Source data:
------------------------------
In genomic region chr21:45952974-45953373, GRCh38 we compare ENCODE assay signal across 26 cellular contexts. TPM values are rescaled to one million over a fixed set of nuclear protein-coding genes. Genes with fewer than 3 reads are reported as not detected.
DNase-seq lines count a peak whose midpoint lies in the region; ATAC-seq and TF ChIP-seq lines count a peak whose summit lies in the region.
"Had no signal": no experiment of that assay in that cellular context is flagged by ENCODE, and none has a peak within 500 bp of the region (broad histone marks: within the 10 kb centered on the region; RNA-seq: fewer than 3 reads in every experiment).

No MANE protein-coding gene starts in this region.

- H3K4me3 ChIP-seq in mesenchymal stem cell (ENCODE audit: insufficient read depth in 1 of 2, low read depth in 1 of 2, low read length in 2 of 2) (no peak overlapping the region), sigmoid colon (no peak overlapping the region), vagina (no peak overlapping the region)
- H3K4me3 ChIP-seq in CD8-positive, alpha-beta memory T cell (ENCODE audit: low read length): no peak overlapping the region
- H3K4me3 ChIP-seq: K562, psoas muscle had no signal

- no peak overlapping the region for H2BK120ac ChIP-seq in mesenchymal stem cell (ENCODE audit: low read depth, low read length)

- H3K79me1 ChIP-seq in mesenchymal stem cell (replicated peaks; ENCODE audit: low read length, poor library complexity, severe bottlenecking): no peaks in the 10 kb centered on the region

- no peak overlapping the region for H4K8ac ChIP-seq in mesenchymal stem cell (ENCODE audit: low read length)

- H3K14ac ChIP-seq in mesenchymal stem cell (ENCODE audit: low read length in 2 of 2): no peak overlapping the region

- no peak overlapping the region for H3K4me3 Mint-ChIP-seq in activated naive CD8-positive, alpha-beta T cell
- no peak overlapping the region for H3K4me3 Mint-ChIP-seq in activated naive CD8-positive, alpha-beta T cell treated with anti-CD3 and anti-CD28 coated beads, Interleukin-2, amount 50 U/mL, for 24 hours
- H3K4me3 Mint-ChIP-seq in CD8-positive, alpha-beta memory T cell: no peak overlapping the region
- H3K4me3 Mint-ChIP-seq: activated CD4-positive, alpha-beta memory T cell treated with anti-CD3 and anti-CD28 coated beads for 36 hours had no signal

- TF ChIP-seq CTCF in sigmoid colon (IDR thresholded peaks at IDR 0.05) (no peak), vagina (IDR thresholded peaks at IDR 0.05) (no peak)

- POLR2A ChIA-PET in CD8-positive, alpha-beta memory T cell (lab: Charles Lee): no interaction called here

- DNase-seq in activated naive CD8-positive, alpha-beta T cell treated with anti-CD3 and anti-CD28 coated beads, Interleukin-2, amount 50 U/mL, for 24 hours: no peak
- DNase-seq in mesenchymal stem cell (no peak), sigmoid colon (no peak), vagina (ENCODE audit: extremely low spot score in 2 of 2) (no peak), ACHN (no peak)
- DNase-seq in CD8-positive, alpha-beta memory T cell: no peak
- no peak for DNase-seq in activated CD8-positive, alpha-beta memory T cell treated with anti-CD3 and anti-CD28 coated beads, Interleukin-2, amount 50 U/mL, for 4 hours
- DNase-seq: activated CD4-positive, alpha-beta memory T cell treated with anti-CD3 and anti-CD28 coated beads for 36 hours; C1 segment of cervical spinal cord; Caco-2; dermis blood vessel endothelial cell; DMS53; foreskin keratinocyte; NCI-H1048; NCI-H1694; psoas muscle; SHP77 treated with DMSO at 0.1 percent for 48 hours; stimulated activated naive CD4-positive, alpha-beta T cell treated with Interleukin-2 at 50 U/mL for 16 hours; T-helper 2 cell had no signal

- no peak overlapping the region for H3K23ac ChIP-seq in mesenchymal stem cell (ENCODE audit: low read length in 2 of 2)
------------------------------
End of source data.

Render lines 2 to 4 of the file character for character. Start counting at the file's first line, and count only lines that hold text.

DNase-seq lines count a peak whose midpoint lies in the region; ATAC-seq and TF ChIP-seq lines count a peak whose summit lies in the region.
"Had no signal": no experiment of that assay in that cellular context is flagged by ENCODE, and none has a peak within 500 bp of the region (broad histone marks: within the 10 kb centered on the region; RNA-seq: fewer than 3 reads in every experiment).

No MANE protein-coding gene starts in this region.